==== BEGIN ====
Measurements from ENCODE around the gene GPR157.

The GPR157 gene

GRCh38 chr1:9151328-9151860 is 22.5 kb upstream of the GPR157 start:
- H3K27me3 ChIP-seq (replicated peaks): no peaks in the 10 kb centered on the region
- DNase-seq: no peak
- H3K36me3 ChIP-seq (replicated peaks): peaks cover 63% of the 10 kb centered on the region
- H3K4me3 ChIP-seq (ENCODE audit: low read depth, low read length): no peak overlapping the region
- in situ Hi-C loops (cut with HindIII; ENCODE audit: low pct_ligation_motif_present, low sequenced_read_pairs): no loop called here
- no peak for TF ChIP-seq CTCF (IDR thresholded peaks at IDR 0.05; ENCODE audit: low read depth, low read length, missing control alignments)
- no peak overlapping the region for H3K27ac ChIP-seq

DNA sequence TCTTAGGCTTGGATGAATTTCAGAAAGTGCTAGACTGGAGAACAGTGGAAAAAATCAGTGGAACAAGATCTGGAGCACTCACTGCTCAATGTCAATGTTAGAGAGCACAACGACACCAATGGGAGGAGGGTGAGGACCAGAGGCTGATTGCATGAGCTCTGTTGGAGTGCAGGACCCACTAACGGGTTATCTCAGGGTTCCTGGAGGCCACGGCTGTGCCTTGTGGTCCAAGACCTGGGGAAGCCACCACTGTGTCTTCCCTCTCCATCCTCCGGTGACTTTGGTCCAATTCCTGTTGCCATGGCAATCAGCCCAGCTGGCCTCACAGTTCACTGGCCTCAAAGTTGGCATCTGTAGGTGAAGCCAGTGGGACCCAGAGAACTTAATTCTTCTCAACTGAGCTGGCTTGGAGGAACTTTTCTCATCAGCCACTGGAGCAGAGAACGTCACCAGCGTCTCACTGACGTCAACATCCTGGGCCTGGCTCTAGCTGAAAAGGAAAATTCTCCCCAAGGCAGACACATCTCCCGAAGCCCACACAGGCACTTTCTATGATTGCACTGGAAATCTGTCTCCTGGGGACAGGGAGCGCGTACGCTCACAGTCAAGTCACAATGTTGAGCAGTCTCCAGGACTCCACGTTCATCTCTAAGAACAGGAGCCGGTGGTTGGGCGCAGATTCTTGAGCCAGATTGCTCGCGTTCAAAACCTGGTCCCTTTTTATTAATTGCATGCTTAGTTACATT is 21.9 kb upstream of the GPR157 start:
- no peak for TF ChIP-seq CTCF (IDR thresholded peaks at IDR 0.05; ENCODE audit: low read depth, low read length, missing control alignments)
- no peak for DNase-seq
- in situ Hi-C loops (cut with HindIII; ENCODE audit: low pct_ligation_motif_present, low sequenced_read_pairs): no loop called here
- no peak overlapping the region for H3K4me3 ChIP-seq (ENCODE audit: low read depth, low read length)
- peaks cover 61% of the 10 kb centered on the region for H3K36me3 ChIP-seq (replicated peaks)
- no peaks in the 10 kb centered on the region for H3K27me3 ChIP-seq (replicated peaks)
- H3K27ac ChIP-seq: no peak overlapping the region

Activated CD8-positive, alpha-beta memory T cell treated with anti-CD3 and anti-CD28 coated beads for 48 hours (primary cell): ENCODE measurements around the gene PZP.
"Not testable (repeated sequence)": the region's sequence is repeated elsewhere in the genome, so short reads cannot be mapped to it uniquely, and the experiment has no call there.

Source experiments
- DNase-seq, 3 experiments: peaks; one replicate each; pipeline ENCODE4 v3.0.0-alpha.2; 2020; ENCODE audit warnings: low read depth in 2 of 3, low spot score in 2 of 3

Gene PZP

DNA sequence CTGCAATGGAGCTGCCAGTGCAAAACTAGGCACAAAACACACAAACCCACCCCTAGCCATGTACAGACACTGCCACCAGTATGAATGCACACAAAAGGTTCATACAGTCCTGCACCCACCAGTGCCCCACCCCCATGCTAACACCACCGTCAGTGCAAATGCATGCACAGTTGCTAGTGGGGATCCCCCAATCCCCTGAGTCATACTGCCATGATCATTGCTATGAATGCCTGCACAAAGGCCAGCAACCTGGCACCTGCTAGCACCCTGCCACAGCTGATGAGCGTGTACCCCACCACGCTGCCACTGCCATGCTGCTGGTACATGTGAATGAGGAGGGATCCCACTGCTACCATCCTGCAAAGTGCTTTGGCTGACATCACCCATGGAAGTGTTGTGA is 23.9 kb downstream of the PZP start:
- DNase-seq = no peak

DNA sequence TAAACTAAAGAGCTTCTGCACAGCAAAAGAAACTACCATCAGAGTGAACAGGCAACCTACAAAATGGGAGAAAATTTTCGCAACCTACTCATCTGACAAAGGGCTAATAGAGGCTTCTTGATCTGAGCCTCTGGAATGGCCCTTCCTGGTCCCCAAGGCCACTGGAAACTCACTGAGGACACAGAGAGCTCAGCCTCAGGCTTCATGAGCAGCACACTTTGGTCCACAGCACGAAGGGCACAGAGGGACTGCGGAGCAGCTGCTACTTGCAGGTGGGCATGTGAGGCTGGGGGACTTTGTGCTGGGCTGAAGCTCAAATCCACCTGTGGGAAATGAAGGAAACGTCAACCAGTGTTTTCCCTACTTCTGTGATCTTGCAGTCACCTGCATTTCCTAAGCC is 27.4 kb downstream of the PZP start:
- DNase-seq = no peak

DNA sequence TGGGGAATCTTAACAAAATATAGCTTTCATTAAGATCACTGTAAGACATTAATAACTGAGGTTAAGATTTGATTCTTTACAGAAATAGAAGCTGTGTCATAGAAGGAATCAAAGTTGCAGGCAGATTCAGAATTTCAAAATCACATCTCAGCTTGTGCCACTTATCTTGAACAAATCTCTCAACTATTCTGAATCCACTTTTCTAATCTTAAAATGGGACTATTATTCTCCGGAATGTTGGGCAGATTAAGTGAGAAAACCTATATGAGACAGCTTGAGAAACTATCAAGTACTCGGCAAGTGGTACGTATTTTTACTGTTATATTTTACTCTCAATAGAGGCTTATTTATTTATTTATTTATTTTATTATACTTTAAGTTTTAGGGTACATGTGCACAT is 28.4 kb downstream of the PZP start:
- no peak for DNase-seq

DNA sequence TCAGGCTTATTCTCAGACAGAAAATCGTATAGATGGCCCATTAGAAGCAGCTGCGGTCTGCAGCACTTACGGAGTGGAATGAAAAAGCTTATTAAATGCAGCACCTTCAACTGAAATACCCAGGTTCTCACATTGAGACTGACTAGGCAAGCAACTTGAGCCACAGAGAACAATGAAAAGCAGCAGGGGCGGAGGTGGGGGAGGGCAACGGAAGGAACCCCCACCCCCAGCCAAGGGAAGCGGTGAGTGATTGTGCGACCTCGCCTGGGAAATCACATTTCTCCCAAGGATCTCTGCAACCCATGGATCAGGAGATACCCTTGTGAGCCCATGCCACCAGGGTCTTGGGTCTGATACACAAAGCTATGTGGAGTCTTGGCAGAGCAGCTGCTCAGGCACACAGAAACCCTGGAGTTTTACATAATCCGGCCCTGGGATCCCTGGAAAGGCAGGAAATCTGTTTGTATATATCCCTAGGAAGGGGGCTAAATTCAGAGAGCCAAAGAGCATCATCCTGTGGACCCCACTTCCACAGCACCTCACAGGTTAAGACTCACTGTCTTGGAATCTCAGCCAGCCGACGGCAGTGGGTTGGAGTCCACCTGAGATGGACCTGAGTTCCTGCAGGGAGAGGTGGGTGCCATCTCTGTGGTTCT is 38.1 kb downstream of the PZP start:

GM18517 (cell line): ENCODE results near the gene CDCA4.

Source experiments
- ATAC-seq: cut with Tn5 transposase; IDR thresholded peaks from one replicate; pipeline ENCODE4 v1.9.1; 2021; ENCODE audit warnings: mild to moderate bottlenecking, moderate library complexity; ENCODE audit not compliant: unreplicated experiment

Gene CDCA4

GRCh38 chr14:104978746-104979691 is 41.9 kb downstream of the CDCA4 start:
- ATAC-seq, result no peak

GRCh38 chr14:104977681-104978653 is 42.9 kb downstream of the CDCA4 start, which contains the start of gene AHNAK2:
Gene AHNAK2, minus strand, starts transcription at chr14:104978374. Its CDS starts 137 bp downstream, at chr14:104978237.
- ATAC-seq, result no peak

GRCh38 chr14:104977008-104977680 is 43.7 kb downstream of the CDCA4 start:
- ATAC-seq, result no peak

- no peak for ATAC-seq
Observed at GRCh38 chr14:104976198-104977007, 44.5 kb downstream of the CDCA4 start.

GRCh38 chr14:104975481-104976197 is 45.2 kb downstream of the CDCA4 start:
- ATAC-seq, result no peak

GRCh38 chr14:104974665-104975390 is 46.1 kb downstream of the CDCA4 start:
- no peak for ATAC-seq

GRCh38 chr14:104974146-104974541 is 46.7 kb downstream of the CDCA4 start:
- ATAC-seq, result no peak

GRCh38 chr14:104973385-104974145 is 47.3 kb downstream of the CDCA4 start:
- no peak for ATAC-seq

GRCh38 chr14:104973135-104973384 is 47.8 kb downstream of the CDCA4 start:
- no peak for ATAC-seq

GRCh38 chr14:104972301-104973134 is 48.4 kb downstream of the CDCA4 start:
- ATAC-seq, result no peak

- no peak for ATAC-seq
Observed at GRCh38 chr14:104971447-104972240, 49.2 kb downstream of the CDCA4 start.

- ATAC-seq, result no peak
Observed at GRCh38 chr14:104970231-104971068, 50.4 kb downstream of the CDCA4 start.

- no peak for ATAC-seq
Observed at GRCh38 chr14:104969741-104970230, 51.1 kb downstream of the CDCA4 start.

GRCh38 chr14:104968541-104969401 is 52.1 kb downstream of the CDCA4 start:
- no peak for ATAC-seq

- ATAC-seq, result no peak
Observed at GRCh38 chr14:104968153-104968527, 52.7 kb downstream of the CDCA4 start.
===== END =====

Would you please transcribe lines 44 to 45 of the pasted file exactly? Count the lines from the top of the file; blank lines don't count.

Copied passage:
GRCh38 chr14:104975481-104976197 is 45.2 kb downstream of the CDCA4 start:
- ATAC-seq, result no peak